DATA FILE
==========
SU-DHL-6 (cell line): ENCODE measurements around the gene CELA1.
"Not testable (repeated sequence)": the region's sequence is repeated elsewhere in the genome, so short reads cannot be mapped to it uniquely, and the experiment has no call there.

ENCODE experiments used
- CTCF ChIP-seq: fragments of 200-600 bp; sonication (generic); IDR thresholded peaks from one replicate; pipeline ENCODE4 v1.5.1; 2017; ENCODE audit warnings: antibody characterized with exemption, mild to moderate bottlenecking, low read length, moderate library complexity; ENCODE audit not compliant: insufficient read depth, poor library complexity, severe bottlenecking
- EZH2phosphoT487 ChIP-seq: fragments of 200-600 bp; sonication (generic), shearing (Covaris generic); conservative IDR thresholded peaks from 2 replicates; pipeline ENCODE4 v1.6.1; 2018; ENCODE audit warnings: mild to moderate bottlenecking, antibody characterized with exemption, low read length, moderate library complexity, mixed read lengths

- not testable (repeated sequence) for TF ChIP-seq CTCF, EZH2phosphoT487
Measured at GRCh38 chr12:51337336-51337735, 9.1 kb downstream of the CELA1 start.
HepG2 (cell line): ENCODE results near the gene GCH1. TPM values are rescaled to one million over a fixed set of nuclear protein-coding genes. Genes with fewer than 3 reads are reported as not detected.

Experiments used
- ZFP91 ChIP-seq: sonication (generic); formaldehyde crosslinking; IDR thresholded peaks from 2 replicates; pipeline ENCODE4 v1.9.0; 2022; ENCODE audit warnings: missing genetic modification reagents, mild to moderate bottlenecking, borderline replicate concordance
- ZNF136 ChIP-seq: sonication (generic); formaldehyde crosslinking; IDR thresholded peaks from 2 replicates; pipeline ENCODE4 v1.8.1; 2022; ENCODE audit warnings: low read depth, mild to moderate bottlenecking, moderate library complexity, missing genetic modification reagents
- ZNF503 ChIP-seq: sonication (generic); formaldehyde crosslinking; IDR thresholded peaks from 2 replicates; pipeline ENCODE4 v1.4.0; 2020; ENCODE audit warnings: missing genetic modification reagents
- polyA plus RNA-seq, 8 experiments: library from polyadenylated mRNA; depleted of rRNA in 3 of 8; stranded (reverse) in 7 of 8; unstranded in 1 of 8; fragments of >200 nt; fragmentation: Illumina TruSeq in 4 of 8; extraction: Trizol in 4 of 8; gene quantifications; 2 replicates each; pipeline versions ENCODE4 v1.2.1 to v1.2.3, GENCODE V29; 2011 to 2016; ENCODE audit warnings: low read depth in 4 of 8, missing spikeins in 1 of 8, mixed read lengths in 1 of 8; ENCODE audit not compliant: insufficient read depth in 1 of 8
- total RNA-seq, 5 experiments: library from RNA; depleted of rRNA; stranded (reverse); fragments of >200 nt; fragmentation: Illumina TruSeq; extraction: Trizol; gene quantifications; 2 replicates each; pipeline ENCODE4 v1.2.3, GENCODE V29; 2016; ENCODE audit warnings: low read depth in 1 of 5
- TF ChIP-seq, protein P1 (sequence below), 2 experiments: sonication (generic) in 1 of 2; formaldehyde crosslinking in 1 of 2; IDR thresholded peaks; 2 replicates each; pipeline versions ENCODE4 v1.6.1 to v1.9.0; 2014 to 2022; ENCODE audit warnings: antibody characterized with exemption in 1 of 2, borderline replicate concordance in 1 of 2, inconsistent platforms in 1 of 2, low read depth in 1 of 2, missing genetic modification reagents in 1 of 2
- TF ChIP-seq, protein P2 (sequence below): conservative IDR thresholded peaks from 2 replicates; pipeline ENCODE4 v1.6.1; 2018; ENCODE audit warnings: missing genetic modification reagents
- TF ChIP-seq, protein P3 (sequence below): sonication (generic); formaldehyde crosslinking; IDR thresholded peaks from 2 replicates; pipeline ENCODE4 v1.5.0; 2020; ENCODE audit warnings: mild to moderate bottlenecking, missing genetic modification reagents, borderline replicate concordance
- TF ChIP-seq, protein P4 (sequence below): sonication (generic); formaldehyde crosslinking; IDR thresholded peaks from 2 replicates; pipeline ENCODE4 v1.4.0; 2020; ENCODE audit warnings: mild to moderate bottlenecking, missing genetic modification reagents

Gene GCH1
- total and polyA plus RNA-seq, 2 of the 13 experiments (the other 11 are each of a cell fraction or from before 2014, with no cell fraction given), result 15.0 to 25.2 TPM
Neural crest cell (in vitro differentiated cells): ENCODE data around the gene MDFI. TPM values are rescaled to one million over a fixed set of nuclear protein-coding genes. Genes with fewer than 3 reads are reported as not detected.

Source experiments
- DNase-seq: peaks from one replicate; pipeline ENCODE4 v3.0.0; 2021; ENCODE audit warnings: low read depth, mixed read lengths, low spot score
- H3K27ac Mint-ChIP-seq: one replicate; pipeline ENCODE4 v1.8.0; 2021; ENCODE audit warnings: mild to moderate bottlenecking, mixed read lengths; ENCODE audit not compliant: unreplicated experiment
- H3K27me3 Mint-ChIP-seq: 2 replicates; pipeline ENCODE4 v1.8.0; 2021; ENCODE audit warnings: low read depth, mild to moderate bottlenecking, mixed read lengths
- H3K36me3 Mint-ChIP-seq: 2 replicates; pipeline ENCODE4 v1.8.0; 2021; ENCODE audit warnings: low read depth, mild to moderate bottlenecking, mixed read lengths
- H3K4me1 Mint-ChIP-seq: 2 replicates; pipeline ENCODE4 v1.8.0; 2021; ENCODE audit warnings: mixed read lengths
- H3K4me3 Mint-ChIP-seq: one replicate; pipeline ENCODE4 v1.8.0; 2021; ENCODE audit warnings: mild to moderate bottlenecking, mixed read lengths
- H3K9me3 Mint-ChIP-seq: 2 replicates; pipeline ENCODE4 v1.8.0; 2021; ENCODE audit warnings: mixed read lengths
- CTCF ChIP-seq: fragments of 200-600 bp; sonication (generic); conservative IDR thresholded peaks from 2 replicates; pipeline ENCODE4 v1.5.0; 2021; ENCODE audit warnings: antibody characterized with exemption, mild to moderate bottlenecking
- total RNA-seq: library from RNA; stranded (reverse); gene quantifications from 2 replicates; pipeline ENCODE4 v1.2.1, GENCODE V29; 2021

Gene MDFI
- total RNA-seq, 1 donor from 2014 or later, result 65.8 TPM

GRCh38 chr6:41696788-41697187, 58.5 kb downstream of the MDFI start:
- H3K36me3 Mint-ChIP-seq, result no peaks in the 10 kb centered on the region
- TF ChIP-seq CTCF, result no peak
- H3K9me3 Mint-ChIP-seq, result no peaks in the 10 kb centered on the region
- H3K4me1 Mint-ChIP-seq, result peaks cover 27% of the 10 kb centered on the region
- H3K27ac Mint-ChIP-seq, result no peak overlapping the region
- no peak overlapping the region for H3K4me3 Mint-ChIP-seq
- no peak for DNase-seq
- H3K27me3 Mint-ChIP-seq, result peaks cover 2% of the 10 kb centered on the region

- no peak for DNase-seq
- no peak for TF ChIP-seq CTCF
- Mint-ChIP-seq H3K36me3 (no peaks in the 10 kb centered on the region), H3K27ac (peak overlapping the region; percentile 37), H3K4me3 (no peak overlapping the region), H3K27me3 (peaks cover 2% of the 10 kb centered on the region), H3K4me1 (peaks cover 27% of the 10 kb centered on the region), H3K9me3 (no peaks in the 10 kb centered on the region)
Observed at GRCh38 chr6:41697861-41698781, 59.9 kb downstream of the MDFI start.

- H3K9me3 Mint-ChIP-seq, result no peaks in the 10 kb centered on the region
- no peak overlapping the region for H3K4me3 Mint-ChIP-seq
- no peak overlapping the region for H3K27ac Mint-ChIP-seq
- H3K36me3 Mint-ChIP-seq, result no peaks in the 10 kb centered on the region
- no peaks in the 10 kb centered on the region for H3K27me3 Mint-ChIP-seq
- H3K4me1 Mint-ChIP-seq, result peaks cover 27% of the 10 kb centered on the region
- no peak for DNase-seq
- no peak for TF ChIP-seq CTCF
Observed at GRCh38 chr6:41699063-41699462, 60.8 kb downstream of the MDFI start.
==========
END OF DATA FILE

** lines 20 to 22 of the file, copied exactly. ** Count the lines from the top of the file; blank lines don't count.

- total and polyA plus RNA-seq, 2 of the 13 experiments (the other 11 are each of a cell fraction or from before 2014, with no cell fraction given), result 15.0 to 25.2 TPM
Neural crest cell (in vitro differentiated cells): ENCODE data around the gene MDFI. TPM values are rescaled to one million over a fixed set of nuclear protein-coding genes. Genes with fewer than 3 reads are reported as not detected.

Source experiments